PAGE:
Tuesday, March 28, 2000 | 11:12 a.m.
John Woodrum remembers the long, dusty drive through the desert to a rickety old motel he had just bought for a million dollars.
It was 25 years ago and in the summer heat, the trip to the Klondike motel seemed like an eternity. Woodrum passed most of the time assuring his panicked wife that their new 6-acre property was this side of the state line.
"By the time we passed the Hacienda (then the last resort on the south end of the Las Vegas Strip), my wife was convinced I bought a place in California," Woodrum said.
"I made a good decision, but my wife was right at the time. I was crazy."
Woodrum's motel and similar aging motels on the southern end of the Las Vegas Strip are no longer desert oases for Interstate 15 truckers. With the megaresort boom in the 1990s, the motels have involuntarily become part of the world's most-famous resort corridor.
The value of the land the motels sit on has skyrocketed, and Woodrum knows that when he decides to sell he'll make millions. Woodrum said the going price for property along the Strip is $2 million an acre.
In the meantime, however, he and other small hotel owners believe Clark County officials are targeting them in an effort to make way for more megaresorts.
County code enforcement crews descended upon the Olympus Inn earlier this month and cited the property owners for offenses as serious as electrical defects and as minor as mattress stains.
General manager Tony Caterine said the sting, to which television crews were invited, was an example of how the county is trying to intimidate smaller motels so they will sell the land to large developers.
"They're like anteaters trying to eat up all the little ants," Caterine said of megaresort developers. "They want this property."
Clark County Commissioner Dario Herrera, whose district includes the southern Strip, said the county has no plans to push the smaller motels out.
"The major projects on the south end of the Strip have been significantly beneficial to attracting tourists, but we have to respect those businesses that have been here a long time," Herrera said.
"We appreciate their contribution, and we'll do everything we can to make sure they are a valuable partner in the community."
Still, any visitor who passes by the strip of motels might ask: Why not sell?
Caterine said the Olympus still does good business. Afterall, who wouldn't mind spending $30 a night when the rates across the street at Mandalay Bay hover around $350 a night on weekends.
"Elvis Presley stayed in a place like this, how bad can it be?" Caterine said. "A buyer is trying to buy all these pieces, but he'll have no chance at this piece."
Woodrum sees the direction Strip development is moving and knows the ultimate fate of his property. Despite a fresh coat of red and white paint, the 40-year-old Klondike hardly competes with the sparkling gold Mandalay Bay resort just down the street.
Eventually, Woodrum will probably be forced to sell or convert his motel into a larger multiple-story hotel-casino. Woodrum said the decision to sell is not about the money, it's about enjoying his job.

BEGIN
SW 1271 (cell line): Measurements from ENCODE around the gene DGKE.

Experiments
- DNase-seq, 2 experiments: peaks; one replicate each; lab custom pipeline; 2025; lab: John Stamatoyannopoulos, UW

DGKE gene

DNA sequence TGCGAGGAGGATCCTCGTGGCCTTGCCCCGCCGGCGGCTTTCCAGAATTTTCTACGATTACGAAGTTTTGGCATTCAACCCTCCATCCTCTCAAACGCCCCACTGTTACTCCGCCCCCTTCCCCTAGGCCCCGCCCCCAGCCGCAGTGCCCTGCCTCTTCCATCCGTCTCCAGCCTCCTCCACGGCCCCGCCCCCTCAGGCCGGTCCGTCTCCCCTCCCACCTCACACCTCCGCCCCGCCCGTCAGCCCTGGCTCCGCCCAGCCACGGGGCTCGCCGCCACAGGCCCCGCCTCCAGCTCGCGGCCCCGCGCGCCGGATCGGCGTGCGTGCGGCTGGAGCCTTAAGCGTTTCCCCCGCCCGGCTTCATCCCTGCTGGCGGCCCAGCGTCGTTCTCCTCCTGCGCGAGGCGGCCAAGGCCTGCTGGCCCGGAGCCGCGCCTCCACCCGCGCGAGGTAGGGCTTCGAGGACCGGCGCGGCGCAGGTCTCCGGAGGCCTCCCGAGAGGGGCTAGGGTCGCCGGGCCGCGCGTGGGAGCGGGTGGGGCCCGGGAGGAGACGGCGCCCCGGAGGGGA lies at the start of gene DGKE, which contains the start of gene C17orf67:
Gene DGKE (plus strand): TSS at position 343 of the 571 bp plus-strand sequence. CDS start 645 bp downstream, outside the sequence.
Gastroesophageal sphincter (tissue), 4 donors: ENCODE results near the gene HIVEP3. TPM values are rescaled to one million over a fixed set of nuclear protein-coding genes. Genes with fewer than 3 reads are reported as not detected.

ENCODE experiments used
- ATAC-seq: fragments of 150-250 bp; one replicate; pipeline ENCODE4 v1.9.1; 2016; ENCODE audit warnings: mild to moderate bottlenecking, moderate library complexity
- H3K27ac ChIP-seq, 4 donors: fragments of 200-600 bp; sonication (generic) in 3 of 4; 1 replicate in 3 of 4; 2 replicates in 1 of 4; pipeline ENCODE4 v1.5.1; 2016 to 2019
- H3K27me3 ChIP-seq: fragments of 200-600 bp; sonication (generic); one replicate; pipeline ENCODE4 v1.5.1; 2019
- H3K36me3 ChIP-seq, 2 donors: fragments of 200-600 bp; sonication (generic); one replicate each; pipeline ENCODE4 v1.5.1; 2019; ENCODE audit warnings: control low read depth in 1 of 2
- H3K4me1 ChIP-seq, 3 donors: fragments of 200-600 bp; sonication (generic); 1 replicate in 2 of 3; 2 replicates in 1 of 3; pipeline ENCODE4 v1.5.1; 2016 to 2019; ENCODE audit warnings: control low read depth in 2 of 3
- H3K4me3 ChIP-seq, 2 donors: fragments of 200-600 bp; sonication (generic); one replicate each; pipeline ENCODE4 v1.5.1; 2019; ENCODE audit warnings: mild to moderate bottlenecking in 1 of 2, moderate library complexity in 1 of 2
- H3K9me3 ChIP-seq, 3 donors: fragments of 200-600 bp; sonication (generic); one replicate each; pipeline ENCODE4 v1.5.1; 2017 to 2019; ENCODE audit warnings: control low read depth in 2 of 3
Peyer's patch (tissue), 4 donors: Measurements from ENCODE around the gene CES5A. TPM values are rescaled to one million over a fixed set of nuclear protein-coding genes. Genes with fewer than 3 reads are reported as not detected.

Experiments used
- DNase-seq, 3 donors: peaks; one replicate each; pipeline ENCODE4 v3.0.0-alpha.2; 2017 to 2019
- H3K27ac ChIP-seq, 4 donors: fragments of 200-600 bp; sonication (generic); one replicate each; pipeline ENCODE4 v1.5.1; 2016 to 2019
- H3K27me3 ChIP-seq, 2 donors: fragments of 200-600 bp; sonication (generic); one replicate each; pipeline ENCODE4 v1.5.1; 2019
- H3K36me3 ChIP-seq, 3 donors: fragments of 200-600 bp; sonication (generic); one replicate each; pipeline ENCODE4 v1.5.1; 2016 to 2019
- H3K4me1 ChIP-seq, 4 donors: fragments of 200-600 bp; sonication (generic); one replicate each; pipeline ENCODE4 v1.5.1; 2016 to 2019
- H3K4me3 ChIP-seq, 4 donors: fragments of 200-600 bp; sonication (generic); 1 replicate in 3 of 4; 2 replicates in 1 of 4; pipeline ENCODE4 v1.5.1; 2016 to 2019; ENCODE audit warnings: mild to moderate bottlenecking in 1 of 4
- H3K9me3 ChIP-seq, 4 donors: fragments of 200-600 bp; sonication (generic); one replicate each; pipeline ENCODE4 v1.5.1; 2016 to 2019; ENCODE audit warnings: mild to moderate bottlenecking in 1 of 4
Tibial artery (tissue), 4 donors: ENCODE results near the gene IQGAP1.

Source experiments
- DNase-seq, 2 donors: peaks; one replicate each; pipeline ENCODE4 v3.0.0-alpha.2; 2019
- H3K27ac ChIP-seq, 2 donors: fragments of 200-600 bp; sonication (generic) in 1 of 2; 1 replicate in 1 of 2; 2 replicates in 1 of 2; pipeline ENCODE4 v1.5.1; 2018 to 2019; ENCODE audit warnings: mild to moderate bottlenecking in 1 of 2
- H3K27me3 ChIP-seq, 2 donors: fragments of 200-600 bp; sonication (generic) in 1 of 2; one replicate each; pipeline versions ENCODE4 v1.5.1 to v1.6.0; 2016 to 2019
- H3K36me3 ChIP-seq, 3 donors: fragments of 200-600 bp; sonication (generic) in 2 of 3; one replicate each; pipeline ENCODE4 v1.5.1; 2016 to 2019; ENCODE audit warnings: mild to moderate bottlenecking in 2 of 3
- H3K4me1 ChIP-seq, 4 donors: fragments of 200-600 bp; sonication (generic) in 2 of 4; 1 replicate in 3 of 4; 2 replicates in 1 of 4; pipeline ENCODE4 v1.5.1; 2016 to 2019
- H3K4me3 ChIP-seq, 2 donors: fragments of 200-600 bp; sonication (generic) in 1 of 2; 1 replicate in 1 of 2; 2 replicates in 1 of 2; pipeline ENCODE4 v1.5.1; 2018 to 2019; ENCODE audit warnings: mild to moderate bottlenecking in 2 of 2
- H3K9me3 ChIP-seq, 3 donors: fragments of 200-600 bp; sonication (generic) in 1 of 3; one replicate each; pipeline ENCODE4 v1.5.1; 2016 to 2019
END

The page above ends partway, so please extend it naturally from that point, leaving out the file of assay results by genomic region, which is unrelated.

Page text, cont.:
"The county would like to see us go away," Woodrum said. "It's a little ragged and not what they'd like to see on Las Vegas Boulevard and I understand this. But there isn't one of us left that wouldn't fight until our last breath."
The decision to sell wasn't difficult for the owners of perhaps the most storied motel on the south end -- the Glass Pool Inn.
The 50-year-old inn made famous by its swimming pool with circular underwater windows has been featured in music videos, television shows and motion pictures such as "Casino" and "Leaving Las Vegas."
Aside from its appearance on the big screen, the Glass Pool Inn played a significant role in the development of the new era of the Las Vegas Strip. Former owner Allen Rosoff said the inn was once the Mirage Motel, but he sold the name to Steve Wynn in 1988.
But despite its rich history, Rosoff has never doubted his decision to sell his inn last August for $5 million.
"Enough was enough was enough," said Rosoff, who had owned the motel since 1953. "As the property gets older, it takes more and more to renovate it and bring it up. A lot of those guys are hanging onto their motels so they can get more money. I'm 65, how much money do I need?
"I'm ecstatic, and I'm sure those other guys will be ecstatic when they decide to sell."
Rosoff admits the value of the land that supports the rundown motels will increase once golf course developer Billy Walter's 18-hole championship course is built just south of Mandalay Bay.
"The south Strip is where it's at," said Rosoff, noting its proximity to McCarran International Airport, the planned high-speed train linking Las Vegas to Los Angeles and the new golf course.
He envisions a new megaresort across the street from Mandalay Bay and said it will happen with or without the consent of motel owners. If the property owners continue to ask for outrageous amounts, they might get burned.
"(Resort developers) might buy it or they might compromise or they might build around them," Rosoff said. "Steve Wynn and Kirk Kerkorian didn't succeed in building megaresorts because they're stupid."
The primary buyer on the south Strip has been Howard Bulloch of Prudential Americana Group Realtors. Bulloch not only acquired the Glass Pool Inn, but the Casa Malaga Motel and the Miami Beach Motel.
Bulloch said the individual properties are not large enough to build a new resort, but if and when enough are acquired the situation might change. Bulloch, the buyer Caterine was referring to, was reluctant to outline his plans.
"The Strip needs to grow to the south. There are vacant spots on the north, but we hope it grows to the south sooner," Bulloch said. "We're keeping our options open."
Adrienne Packer covers county government for the Sun. She can be reached at (702) 259-2310 or by e-mail at [email protected]